Ladies in White

Freed Cuban calls for release of political prisoners
Wed Oct 21, 2009 5:59pm EDT
By Jeff Franks

HAVANA (Reuters) – A day after his surprise release from , Cuban
Nelson Aguiar urged the government on Wednesday to free all
political prisoners and said he was at one stage held in "Stone Age"
conditions during his six years behind bars.

Aguiar, 64, told Reuters he was stunned that he was out of jail because
he still had years to go on a 13-year sentence handed out in a 2003
government crackdown on dissidents.

"They never said they were going to free me. When they told me to
collect my things, I thought I was moving to another prison," he said in
an interview at the Havana apartment he now shares again with wife Dolia
Leal Francisco.

He thanked the Spanish government for helping to obtain his ,
which followed a visit to communist-led Cuba by Spanish Foreign Minister
Miguel Angel Moratinos.

Aguiar was one of 75 government opponents and jailed in what
became known as the Black Spring of 2003. In 1999 he founded a tiny
political party known as the Orthodox Party, and continued running it
from jail.

"I've worked only for my ideas," he said.

Dressed in a green T-shirt, khaki pants and running shoes, Aguiar moved
gingerly about his apartment, where the walls are adorned with photos,
drawings and news clips of his imprisonment.

He called on Cuba's government "to recognize its errors and little by
little, if they can't do it all at once, to continue freeing the
prisoners of conscience."

"They should be released quickly because they are innocent," said his
wife, who is one of the founders of the "Ladies in White," a group of
family members of political prisoners that holds a silent protest on
Sundays in Havana.

During his six years behind bars, Aguiar developed a variety of
problems, which he attributed to brutal jail conditions, particularly in
a prison in the southeastern city of Guantanamo.

For a year there, he said he lived in isolation in a small cell that had
no light and no ventilation except for a hole where guards slid in his
. He said he would sleep next to the hole to catch the air for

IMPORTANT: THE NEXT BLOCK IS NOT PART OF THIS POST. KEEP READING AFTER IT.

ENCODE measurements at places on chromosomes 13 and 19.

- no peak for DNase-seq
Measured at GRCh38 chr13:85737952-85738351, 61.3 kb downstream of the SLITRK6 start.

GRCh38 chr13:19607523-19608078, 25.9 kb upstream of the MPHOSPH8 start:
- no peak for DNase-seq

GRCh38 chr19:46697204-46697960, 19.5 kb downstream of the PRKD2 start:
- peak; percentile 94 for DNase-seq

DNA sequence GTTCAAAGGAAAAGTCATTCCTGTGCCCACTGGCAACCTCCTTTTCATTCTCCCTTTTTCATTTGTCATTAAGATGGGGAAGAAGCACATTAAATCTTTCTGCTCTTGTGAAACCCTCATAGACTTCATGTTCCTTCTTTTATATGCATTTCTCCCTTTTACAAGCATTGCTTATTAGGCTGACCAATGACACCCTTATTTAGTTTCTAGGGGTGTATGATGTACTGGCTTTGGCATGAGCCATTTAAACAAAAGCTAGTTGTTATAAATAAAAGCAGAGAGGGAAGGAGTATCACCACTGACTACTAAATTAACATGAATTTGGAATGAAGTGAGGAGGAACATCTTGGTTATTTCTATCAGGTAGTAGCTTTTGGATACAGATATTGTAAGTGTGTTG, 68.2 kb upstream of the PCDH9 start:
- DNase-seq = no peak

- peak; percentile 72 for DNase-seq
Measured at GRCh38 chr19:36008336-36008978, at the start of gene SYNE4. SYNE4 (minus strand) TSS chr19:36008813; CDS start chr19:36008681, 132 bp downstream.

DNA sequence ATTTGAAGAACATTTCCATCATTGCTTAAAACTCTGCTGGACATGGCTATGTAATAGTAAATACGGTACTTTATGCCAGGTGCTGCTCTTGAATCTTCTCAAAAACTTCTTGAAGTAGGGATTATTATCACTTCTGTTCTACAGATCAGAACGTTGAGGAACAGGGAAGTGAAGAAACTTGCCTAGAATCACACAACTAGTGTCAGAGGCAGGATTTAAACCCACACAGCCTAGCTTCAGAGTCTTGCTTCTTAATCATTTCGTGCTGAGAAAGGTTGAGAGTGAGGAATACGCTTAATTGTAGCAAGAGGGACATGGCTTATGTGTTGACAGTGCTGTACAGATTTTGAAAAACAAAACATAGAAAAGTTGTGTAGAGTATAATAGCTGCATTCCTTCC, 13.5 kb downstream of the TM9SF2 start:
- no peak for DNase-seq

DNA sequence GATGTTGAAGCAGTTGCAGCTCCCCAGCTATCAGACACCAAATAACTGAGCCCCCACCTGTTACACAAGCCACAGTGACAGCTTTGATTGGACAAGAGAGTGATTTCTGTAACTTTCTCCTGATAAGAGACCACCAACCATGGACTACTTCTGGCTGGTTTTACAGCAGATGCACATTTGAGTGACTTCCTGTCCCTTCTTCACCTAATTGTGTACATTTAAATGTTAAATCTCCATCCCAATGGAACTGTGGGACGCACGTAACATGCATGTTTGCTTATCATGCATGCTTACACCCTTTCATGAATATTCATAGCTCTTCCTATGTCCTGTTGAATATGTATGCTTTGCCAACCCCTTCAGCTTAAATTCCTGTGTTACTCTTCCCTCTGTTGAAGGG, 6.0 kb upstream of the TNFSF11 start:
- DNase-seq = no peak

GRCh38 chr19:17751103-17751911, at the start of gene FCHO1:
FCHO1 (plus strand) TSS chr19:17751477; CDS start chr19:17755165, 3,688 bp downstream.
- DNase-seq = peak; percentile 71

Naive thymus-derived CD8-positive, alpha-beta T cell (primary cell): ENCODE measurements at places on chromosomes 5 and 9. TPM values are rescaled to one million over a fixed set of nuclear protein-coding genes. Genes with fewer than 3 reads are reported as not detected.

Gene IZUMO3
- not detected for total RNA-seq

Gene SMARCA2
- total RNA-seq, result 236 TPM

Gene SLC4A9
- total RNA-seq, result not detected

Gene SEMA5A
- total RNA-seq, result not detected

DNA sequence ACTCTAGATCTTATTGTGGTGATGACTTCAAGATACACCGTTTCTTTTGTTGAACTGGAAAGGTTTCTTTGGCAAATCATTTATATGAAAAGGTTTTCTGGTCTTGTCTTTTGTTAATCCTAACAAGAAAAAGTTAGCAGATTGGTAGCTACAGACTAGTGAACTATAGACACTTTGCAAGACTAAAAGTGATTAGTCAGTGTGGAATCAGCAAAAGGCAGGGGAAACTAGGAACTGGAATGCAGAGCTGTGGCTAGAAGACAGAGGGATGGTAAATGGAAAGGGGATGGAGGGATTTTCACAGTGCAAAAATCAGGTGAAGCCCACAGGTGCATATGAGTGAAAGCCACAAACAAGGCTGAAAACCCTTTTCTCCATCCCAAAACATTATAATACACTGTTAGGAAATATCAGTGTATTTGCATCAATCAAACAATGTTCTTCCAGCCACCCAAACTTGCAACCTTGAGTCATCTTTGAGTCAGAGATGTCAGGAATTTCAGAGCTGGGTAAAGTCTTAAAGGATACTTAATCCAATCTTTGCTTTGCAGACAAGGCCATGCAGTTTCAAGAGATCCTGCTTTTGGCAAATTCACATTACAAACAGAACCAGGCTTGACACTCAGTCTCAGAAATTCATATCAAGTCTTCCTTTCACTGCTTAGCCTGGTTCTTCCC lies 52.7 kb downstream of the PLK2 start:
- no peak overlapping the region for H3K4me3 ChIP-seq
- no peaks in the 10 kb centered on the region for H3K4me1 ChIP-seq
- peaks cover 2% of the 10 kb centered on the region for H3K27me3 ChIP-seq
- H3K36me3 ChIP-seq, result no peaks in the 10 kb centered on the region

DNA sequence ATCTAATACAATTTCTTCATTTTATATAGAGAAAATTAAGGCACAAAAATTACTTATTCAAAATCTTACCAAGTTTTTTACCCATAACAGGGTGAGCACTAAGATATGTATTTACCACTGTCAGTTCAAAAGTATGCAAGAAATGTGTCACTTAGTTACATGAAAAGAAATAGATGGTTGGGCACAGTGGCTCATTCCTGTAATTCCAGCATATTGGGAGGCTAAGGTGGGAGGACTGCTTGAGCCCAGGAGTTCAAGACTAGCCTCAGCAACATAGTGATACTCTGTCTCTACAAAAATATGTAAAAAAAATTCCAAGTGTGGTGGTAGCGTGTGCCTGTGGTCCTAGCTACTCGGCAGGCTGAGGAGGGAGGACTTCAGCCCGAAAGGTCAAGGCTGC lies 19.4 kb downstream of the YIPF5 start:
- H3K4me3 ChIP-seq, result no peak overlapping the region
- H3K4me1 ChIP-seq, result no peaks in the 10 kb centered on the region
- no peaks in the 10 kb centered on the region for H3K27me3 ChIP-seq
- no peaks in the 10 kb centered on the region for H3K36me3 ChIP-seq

relief from the "enormous heat."

A hole in the floor was his toilet, and his only water came from a small
tube next to it. The conditions, he said, were like something from the
Stone Age.


The 2003 crackdown on dissidents caused the to impose
diplomatic sanctions on Cuba. Last year, at the urging of and
others, the 27-nation lifted the sanctions and re-established
cooperation with Cuba.

Moratinos met with Cuban Raul Castro for three hours on
Monday, during which time he said were discussed "in
general terms."

When Aguiar was released on Tuesday, a Spanish diplomat said it was an
affirmation of Spain's policy of engaging with communist-ruled Cuba
rather than seeking confrontation. Moratinos was criticized at home for
not meeting with dissidents during his visit to Cuba.

In an August report, the independent Cuban Commission on Human Rights
estimated that Cuba had 208 political prisoners, including now 53 of the
75 jailed in 2003.

Cuba says dissidents are U.S.-aided traitors and that it has no
political prisoners.

Now free, Aguiar seemed uncertain about his immediate future. He said he
would continue his political activities, but at the same time said he
wanted to go to Spain for back surgery.

More urgently, he needed to obtain an income, which may be problematic
in Cuba, given his political baggage.

Prison life was difficult, but freedom is complicated.

"It's not easy," Aguiar said, using a common expression with which
Cubans confront daily challenges in their lives.

(Editing by Pascal Fletcher and Kieran Murray)

Freed Cuban calls for release of political prisoners | Reuters (21
October 2009)

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